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The saint who offered her life to God for the cause of Christian unity

Like Blessed Maria Gabriella Sagheddu, whose feast day is April 23rd, we should be always praying for an end to the divisions between Christians.

Left: Blessed Maria Gabriela Sagheddu, seen in an undated picture as a postulant. (CNS photo courtesy of Trappists); right: Pope John Paul II and Ecumenical Patriarch Bartholomew of Constantinople embrace on the balcony of St. Peter's Basilica following three days of private meetings in 1995. St. John Paul II's encyclical on ecumenism, "Ut Unum Sint," was given on May 25, 1995. (CNS photo/Arturo Mari, L'Osservatore Romano)

When popes refer to saints in their writings, they usually limit themselves to Doctors of the Church, Fathers of the Church, and the saints found in the Gospels. But Pope Saint John Paul II broke that unspoken rule when he briefly referred to Blessed Maria Gabriella Sagheddu in his encyclical, Ut Unum Sint, in 1995.

Why did the pope introduce a twentieth century Trappist sister from Italy into his encyclical on ecumenism? The most obvious reason is the one he explicitly states: she offered her life to God for the cause of Christian unity. When she was only twenty-four years old and newly admitted to the order, Maria Gabriella was inspired by her abbess’ devotion to ecumenism to offer her own life to this cause. God appeared to take her offer seriously because she contracted tuberculosis soon afterward and died a little more than a year later.

A moving detail shows her dedication: after her death, the pages of the seventeenth chapter of the Gospel of John in her Bible were visibly worn by repeated reading. Although the entire chapter is theologically rich, perhaps the most pertinent verse in this passage is John 17:20-21:

I do not pray for these only, but also for those who believe in me through their word, that they may all be one; even as you, Father, are in me, and I in you, that they also might be in us, so that the world may believe that you have sent me.

As the pope pointed out in Ut Unum Sint, “there are no special times, situations or places of prayer for unity” (#27). Like Maria Gabriella, we should be always praying for an end to the divisions between Christians. After all, the passage above shows clearly that God intends for all Christians to be as perfectly united as are the Persons of the Blessed Trinity, an astonishing statement. It is therefore not a trivial matter that the divisions between Christians are a scandal to non-Christians and deter unbelievers from listening to us when we offer them the Good News.

But there are other reasons for the pope to highlight this religious sister. The pope who instituted World Youth Day in 1985 and attracted millions of young pilgrims over subsequent years knew that holy young people are particularly inspirational to other young people. John Paul II surely knew that while some saints have lived to a great age—such as Saint Alferius of La Cava, an eleventh century abbot also commemorated in the month of April and who died at the age of 120—others achieved holiness while still young.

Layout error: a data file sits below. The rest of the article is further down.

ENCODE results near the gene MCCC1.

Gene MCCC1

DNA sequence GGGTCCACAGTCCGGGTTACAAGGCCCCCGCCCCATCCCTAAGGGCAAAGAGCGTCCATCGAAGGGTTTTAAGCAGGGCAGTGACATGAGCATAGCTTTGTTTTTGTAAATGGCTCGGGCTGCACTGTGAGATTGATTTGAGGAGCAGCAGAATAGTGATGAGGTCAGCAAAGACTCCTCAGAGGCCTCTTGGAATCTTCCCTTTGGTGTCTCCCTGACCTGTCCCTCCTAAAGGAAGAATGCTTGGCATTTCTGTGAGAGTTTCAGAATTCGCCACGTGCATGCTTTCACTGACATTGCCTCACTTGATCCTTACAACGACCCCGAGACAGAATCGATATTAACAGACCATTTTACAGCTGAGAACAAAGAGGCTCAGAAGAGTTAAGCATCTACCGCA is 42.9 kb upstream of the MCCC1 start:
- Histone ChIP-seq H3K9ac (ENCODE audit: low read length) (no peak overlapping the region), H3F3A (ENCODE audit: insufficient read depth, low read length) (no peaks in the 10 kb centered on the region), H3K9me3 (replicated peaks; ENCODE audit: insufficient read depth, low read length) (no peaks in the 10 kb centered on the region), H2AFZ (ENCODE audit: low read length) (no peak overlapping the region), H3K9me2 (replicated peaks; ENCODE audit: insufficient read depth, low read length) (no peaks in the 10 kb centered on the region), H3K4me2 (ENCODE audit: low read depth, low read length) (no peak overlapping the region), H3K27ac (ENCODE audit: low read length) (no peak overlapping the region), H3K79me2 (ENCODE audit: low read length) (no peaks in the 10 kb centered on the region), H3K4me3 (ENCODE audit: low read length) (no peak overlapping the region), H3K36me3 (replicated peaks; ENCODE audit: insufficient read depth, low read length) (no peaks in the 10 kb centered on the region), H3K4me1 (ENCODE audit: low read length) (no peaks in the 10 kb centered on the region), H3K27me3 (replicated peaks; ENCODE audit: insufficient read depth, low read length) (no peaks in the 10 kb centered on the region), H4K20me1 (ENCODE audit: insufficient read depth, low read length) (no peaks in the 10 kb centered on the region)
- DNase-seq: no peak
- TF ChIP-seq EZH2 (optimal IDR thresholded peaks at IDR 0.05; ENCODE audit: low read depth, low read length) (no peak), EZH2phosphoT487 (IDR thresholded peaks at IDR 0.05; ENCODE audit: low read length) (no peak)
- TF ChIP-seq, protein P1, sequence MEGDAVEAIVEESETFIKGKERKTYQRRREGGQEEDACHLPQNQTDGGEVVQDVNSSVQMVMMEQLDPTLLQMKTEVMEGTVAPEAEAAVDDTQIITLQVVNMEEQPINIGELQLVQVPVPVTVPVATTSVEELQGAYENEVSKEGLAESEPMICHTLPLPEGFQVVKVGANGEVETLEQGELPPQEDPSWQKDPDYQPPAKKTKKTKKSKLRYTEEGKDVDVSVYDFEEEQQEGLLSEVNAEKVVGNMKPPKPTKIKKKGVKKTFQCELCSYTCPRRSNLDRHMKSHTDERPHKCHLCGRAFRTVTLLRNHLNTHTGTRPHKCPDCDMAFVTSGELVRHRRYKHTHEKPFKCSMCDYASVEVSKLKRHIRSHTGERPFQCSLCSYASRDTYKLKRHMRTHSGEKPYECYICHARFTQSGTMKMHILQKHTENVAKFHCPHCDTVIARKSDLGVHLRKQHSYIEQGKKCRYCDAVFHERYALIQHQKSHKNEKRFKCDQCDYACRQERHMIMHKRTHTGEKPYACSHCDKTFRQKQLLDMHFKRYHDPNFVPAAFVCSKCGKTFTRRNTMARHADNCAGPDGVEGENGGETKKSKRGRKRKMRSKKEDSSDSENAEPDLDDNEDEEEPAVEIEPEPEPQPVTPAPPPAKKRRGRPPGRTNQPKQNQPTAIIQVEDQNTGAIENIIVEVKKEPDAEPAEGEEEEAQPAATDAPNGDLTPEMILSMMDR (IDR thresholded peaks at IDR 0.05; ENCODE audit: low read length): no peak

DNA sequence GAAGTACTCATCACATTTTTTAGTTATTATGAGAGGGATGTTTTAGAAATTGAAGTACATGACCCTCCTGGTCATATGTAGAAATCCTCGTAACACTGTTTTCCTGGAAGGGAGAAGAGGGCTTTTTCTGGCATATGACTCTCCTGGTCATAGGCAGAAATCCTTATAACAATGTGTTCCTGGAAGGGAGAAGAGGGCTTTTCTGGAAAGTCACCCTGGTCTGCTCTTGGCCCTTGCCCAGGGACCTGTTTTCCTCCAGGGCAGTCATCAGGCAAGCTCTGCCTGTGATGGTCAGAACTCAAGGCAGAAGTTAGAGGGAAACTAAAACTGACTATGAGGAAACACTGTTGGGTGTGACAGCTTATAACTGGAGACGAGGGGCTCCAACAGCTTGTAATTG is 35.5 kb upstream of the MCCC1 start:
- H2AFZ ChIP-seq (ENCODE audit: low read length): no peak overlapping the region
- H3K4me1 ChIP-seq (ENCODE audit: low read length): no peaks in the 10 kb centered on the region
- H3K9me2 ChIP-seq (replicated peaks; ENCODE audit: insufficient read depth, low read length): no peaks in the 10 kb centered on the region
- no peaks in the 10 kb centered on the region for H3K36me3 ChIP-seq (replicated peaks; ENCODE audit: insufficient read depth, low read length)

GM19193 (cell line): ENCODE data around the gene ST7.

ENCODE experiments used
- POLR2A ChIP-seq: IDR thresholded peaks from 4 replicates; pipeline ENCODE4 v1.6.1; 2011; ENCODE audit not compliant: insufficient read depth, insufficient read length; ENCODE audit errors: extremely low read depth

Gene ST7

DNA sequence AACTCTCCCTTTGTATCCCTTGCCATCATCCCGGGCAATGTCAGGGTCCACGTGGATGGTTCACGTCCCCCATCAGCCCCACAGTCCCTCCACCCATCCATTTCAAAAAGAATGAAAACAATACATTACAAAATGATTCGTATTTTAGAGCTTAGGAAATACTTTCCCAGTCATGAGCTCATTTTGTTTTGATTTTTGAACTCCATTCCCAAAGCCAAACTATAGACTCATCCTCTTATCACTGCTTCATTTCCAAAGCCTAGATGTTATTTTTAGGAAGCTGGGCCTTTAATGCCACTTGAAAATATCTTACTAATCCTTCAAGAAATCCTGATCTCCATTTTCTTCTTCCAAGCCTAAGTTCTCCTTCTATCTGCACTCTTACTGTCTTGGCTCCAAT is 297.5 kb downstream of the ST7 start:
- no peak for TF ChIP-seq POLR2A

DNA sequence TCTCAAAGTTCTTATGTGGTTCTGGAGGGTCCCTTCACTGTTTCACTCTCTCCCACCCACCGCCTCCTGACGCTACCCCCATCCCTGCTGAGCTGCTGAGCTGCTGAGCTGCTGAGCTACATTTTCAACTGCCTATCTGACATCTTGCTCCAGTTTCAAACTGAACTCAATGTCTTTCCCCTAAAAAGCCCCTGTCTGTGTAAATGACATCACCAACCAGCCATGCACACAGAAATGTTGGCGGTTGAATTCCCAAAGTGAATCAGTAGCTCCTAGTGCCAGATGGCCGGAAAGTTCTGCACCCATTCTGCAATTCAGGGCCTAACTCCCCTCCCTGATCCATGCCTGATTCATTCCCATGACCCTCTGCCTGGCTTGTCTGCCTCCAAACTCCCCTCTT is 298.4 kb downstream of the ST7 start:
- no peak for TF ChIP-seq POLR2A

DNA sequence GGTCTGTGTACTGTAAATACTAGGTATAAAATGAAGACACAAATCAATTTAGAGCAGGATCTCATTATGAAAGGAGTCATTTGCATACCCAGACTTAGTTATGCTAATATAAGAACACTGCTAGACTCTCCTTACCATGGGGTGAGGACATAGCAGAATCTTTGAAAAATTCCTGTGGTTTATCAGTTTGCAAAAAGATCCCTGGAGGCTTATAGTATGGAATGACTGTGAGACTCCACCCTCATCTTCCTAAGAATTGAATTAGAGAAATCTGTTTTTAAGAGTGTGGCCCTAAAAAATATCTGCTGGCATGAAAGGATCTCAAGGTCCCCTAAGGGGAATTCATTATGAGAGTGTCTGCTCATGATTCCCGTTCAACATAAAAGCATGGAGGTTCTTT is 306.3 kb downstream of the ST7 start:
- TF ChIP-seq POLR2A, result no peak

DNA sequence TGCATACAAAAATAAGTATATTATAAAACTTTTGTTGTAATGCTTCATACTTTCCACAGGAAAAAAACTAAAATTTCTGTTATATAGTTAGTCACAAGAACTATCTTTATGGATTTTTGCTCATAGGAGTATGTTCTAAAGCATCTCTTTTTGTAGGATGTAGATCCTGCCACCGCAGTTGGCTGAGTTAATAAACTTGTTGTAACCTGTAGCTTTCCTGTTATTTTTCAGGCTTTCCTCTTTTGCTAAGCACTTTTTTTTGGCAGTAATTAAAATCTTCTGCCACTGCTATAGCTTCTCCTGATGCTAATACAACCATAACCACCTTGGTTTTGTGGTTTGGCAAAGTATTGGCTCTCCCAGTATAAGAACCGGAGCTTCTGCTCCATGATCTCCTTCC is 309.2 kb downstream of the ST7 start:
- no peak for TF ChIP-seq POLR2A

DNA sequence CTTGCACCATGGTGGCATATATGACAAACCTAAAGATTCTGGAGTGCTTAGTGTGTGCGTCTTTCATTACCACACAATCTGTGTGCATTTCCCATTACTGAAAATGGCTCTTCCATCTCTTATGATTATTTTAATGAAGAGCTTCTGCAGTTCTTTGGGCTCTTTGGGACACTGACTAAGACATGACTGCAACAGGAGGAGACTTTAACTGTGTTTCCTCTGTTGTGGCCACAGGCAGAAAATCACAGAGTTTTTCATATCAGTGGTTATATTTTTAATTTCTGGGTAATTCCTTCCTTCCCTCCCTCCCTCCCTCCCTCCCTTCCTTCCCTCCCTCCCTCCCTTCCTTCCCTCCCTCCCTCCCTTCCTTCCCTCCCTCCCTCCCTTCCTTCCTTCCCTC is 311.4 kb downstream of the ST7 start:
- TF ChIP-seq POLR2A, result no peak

For example, the pope elevated Saint Therese of Lisieux to the rank of Doctor of the Church, even though she died at the age of twenty-four. Blessed Maria Gabriella was only a year older than that at her death, proving that it may not require many decades for a given soul to achieve sanctity.

A final reason for particularly remembering Blessed Maria Gabriella on her feast day, April 23, is one that the pope may not have considered, though every parent will recognize its value immediately. She was a difficult child when she was a teenager. Words like “obstinate” and “stubborn” come up in her mother’s stories about those years. Our future saint was demanding about getting what she wanted and critical of other people; she would obey, but with an “attitude”.

What changed? Maria Gabriella was from a family of eight children. She had lost her father and a brother when she was only about five years old, and two other brothers also died as children. When her sister Giovanna died, Maria was eighteen years old, old enough to be aware of the permanence of that loss and to begin thinking about eternal things. Such as God.

By God’s grace, she made efforts to better understand her faith, serve other people, and, most notably to her family, discipline her temper before she discerned God’s call to enter a Trappist convent. Although she was no prodigal on the level of the famous Saint Augustine, every parent with a mouthy teenager can be comforted in the hope that the same conversion might occur in his or her own household.

Whether Blessed Maria Gabriella Sagheddu’s selfless example inspires you to make sacrifices for the cause of Christian unity, be open to the Christian witness of young people, or ask God to help you tackle your own personal weaknesses, she is a friend in Heaven worth having.


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About Dawn Beutner 26 Articles
Dawn Beutner is the author of Saints: Becoming an Image of Christ Every Day of the Year from Ignatius Press and blogs at dawnbeutner.com.

3 Comments

  1. Blessed Maria, pray for us and for there to be true metanoia among the representatives of all the Apostolic Churches, including the Church of Rome.

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